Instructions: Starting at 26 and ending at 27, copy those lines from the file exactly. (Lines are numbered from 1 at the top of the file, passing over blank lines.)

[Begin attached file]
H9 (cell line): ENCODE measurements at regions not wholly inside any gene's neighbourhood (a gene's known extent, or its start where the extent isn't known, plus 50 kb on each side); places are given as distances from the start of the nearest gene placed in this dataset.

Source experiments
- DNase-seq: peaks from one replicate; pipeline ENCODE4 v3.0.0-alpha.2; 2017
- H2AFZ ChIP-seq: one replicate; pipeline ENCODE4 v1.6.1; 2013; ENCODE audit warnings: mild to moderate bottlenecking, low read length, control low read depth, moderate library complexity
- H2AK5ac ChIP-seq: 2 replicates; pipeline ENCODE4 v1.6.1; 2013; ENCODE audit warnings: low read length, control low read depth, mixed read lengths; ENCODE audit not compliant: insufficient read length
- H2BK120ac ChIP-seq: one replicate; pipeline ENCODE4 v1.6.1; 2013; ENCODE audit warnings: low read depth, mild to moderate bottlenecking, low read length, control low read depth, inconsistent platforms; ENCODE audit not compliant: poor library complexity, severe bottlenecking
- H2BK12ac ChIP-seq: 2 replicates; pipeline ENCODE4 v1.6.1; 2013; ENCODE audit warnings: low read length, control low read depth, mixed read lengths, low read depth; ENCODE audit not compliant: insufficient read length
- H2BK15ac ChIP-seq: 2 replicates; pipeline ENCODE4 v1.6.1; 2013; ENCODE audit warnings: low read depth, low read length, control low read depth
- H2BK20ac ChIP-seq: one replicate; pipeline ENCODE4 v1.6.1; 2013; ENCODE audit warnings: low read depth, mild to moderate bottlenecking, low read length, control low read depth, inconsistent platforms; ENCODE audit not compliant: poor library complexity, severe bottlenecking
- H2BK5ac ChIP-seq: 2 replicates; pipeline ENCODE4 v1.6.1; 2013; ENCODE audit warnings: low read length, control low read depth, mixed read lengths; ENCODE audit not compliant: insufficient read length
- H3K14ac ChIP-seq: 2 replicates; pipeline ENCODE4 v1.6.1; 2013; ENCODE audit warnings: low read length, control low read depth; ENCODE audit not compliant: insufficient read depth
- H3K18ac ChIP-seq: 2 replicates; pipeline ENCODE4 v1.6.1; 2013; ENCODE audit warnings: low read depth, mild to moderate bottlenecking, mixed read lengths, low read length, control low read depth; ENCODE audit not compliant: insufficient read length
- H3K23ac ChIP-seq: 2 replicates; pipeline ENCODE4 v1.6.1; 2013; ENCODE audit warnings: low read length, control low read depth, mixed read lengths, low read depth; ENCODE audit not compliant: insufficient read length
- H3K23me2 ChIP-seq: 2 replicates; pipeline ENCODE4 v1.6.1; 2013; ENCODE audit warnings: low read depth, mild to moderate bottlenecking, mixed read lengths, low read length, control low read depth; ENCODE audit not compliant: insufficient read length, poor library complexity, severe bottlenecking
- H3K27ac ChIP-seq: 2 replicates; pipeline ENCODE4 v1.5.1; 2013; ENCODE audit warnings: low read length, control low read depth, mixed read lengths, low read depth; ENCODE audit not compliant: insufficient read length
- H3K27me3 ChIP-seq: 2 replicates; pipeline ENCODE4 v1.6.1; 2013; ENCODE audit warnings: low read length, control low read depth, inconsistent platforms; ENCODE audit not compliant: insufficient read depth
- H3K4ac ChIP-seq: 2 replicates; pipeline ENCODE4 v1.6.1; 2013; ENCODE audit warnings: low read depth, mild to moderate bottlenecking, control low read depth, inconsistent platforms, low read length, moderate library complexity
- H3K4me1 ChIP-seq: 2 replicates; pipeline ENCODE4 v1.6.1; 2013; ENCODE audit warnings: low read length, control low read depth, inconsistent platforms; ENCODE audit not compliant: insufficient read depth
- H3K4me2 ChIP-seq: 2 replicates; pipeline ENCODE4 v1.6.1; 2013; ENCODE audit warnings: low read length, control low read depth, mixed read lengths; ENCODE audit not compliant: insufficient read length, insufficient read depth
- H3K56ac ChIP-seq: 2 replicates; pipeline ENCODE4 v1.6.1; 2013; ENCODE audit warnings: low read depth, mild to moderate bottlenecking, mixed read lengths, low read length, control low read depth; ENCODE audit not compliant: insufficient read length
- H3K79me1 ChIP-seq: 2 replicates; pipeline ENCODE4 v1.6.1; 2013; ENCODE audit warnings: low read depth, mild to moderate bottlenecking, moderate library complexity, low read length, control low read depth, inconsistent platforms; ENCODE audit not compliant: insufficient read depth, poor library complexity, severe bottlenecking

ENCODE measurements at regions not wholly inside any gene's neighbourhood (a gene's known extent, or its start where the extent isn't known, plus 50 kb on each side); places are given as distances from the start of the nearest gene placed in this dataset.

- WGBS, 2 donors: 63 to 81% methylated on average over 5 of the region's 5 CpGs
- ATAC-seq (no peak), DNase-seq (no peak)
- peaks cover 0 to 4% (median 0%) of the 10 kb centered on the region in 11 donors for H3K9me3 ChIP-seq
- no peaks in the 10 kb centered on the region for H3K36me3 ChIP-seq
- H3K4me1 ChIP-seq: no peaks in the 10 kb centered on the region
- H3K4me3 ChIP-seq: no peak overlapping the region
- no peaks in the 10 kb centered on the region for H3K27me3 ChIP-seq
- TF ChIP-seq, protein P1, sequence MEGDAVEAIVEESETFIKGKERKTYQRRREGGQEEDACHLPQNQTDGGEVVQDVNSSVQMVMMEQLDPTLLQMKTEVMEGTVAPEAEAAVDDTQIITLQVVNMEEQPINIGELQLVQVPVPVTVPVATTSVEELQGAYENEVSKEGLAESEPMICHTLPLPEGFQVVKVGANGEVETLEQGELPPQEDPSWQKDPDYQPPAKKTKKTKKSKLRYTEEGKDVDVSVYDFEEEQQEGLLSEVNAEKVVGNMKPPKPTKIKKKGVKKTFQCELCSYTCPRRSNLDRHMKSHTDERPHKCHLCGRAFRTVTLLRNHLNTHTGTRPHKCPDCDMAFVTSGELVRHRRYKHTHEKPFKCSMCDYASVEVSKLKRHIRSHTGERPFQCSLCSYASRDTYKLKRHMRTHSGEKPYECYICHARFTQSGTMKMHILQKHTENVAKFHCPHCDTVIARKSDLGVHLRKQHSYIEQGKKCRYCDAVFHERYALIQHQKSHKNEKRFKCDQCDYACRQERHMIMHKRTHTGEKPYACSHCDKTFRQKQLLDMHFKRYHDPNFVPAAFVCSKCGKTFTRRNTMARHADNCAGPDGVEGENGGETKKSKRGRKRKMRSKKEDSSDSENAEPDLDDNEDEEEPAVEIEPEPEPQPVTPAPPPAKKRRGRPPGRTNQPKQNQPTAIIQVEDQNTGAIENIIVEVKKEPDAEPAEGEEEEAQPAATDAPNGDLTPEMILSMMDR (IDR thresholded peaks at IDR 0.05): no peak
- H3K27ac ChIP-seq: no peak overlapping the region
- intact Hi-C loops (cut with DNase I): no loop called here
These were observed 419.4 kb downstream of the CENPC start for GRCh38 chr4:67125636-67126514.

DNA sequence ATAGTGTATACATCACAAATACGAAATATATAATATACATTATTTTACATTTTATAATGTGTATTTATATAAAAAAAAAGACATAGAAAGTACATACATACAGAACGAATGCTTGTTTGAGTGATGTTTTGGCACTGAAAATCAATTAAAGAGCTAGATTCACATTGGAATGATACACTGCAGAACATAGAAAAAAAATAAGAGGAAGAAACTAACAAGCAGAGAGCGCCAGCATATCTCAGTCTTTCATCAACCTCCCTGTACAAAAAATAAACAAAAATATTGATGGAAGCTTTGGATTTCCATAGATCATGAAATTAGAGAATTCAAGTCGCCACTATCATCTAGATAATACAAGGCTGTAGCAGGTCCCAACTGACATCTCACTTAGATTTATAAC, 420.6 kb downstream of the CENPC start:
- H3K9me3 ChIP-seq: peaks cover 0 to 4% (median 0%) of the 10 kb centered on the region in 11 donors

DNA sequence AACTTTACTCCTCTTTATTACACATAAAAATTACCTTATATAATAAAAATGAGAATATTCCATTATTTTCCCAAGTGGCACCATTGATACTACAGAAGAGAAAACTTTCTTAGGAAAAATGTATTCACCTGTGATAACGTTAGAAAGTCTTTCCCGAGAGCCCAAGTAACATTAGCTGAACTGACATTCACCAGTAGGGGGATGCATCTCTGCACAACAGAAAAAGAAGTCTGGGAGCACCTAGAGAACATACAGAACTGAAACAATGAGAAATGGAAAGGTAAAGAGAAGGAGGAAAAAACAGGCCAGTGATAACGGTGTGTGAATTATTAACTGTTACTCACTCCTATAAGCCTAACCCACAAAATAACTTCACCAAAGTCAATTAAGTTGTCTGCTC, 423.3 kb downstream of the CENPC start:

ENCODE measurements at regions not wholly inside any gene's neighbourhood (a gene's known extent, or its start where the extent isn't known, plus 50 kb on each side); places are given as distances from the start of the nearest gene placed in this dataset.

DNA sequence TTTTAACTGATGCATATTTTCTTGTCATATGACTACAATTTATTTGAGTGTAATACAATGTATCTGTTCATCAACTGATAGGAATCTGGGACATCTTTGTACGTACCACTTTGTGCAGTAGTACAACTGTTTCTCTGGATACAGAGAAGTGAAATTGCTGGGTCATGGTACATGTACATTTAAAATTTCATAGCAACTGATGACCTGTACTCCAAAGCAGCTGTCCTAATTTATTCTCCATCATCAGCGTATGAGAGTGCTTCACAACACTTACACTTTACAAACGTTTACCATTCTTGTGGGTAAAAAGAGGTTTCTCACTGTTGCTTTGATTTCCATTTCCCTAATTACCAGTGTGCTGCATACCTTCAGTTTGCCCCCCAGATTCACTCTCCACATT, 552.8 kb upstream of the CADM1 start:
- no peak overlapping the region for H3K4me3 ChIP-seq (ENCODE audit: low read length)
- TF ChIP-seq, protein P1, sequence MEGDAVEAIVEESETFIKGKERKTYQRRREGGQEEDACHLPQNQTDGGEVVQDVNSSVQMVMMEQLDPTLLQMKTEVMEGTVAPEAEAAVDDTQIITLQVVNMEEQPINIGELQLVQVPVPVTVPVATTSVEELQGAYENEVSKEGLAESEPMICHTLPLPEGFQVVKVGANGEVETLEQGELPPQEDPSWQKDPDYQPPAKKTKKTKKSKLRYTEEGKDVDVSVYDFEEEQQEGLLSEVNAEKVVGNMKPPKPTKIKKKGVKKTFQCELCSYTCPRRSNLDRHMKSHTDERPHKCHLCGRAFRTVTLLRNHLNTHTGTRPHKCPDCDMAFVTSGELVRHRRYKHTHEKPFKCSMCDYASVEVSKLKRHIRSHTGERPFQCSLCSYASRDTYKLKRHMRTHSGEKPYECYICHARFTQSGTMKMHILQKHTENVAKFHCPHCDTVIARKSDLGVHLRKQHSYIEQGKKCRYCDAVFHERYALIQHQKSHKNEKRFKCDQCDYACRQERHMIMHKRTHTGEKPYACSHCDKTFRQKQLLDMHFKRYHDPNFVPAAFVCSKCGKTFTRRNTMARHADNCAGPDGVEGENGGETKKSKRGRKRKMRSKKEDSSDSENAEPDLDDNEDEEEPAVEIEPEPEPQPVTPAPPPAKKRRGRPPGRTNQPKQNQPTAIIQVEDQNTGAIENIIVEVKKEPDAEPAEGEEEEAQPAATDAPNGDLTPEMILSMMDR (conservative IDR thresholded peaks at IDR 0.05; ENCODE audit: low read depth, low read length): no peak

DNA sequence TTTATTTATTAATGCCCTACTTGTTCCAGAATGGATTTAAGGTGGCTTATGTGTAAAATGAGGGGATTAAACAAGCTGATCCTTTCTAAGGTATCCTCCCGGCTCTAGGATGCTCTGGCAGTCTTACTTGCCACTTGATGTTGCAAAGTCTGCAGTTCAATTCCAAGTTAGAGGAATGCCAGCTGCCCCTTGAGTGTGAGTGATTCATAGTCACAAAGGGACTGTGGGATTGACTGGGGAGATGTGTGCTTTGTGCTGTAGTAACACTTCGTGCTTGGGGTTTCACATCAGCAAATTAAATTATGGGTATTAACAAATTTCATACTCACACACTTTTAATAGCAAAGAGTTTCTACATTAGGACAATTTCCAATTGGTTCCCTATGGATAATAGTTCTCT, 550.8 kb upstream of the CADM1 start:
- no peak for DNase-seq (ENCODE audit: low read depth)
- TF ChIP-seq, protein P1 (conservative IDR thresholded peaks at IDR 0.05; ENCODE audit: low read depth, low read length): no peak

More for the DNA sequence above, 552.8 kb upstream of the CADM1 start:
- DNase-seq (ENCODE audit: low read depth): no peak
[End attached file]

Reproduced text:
- no peaks in the 10 kb centered on the region for H3K36me3 ChIP-seq
- H3K4me1 ChIP-seq: no peaks in the 10 kb centered on the region